Voices Honouring St. Mike’s Fallen
The Soldiers’ Memorial Slype is one of the most moving spots on the St. Michael’s campus. The sandstone archway is found between Fisher House and More House and connects the campus quad to Queen’s Park. Unfortunately, the pandemic has forced the cancellation of on-campus events this Remembrance Day, but our fallen are not forgotten.
Etched into the walls of the spare and understated war memorial are the names of more than 150 men from the St. Michael’s College and St. Michael’s College School, students and graduates, who died in World War I, World War II, and the Korean War.
Here are two of them.
Private John Cecil Feeney was born in Marmora, On., in 1897 and enrolled at St. Michael’s in 1913 to study Philosophy. The St. Michael’s Yearbook of 1917 states that Cee, as he was known to his friends, played rugby, baseball and hockey and was “the acknowledged all-round athletic star of the College.” The yearbook also notes, though, that his love of athletics notwithstanding, Feeney was a dedicated student who “displayed a remarkable ability in his Philosophical studies.”
Although his time serving in the Canadian Officers Training Corps afforded him the rank of lieutenant, he enrolled as a private in the 5th Universities Company, which was part of the Princess Patricia’s Canadian Light Infantry, in February of 1916. In July of that year he joined his battalion in France. Two months later, on September 15, he was killed in action in the battle of Courcelette and was buried there, far from his grieving mother and two sisters, and, as the yearbook notes, “several brothers … serving at the front.” His name appears on the Vimy Memorial in Pas de Calais, France.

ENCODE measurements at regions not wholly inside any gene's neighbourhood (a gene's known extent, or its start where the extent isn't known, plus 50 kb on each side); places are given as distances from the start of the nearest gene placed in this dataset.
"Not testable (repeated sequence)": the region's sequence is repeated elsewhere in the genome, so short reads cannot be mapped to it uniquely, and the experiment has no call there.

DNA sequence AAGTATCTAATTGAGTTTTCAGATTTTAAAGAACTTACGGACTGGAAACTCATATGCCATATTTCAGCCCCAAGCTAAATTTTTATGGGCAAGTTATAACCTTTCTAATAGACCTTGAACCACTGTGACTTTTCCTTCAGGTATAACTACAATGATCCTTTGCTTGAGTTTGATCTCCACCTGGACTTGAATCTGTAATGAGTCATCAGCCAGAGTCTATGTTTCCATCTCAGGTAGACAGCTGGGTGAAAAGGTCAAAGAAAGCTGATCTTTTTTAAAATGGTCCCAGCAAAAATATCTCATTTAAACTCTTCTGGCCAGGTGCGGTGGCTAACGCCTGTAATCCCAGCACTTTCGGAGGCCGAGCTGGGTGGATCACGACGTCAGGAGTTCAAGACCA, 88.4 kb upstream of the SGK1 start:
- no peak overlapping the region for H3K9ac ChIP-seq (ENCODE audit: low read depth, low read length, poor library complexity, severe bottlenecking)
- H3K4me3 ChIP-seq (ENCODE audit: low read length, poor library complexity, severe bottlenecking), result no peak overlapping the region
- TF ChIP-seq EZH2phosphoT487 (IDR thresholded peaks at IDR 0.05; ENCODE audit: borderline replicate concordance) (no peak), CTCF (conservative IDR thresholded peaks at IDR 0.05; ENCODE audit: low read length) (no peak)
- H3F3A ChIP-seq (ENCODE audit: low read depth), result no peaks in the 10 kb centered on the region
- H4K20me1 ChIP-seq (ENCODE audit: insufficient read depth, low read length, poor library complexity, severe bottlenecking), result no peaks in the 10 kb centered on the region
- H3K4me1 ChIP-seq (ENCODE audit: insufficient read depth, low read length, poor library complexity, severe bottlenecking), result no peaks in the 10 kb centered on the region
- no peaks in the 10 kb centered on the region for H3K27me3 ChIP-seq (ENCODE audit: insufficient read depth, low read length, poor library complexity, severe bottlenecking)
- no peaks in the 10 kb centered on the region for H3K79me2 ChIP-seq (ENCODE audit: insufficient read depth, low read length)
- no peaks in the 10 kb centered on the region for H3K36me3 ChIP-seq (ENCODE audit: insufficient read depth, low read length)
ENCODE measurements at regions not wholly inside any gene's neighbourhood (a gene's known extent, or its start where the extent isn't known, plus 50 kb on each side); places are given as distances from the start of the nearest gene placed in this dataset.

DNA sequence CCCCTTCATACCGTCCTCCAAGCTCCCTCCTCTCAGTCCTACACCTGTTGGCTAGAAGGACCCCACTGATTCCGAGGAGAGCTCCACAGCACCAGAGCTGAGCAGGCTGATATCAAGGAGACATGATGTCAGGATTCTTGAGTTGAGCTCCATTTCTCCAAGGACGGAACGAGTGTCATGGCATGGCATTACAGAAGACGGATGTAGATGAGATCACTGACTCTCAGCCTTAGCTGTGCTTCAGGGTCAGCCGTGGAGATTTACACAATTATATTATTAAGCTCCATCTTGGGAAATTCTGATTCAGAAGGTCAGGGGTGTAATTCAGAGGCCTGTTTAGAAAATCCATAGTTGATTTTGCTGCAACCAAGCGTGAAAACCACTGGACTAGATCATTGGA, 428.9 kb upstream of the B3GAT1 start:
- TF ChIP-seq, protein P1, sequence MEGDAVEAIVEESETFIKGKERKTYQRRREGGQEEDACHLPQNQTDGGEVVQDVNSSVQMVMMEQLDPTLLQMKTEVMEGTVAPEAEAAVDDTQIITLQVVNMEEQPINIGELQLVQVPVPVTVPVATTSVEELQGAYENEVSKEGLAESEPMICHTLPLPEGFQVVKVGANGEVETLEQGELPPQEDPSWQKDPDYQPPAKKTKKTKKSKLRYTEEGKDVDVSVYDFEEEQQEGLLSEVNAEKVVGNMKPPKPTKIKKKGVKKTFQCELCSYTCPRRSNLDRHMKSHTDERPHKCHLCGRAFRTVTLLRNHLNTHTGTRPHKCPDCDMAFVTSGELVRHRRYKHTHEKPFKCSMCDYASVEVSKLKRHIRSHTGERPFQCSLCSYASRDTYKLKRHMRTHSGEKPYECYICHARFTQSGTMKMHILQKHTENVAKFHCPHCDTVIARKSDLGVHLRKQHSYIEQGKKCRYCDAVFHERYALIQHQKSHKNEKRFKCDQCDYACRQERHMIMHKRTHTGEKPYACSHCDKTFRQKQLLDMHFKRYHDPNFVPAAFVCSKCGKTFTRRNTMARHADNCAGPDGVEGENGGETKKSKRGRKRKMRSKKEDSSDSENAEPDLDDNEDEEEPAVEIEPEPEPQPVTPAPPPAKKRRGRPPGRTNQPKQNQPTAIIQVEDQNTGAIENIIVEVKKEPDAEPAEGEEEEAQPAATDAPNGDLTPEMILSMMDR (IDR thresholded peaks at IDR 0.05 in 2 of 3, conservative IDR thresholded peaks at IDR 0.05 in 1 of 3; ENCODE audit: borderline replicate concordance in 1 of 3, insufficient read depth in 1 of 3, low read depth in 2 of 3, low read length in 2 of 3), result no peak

“His loss is a source of honest sorrow to the students of St. Michael’s in general,” his classmates wrote, “but more especially to us, the Class of ’17, with whom he lived in close association for several years. May our prayers intercede for him and aid him in reaping the reward of his pious conduct, while in our midst, and his final sacrifice of his life for his country. Requiescat in Pace.”
Feeney is also remembered in the University of Toronto Roll of Service, 1914–1918.
Flying Officer Lawrence Aloysius Doherty, the son of Thomas Arthur and Mary Doherty, was born on April 1, 1918 in Toronto. He was a member of the 414 Squadron of the Royal Canadian Air Force, enlisting in Hamilton in 1940.
While on a secret mission over the English Channel on June 6, 1943, he alerted fellow officer Rowan Hutchinson that he had spotted a trio of German planes—Folke-Wulf 1900s, according to the Canadian Virtual War Memorial—about to attack. His warning saved Flying Officer Hutchinson, but Doherty’s plane was shot down over the Bay of Biscay.
The accompanying newspaper article below quotes Hutchinson as explaining that he was flying in the lead when Doherty radioed to say, “Look out, Hutch!” prompting Hutchinson to turn just in time to see his friend’s plan crash into the water.
“Larry saved my life,” Hutchinson explained.
Doherty, with no known grave, is remembered on the Runnymede Memorial in Surrey, England.
He is also honoured in the University of Toronto Memorial Book of 1939–1945.
They shall grow not old, as we that are left grow old;
Age shall not weary them, nor the years condemn.
At the going down of the sun and in the morning
We will remember them.
“For the Fallen,” Laurence Binyon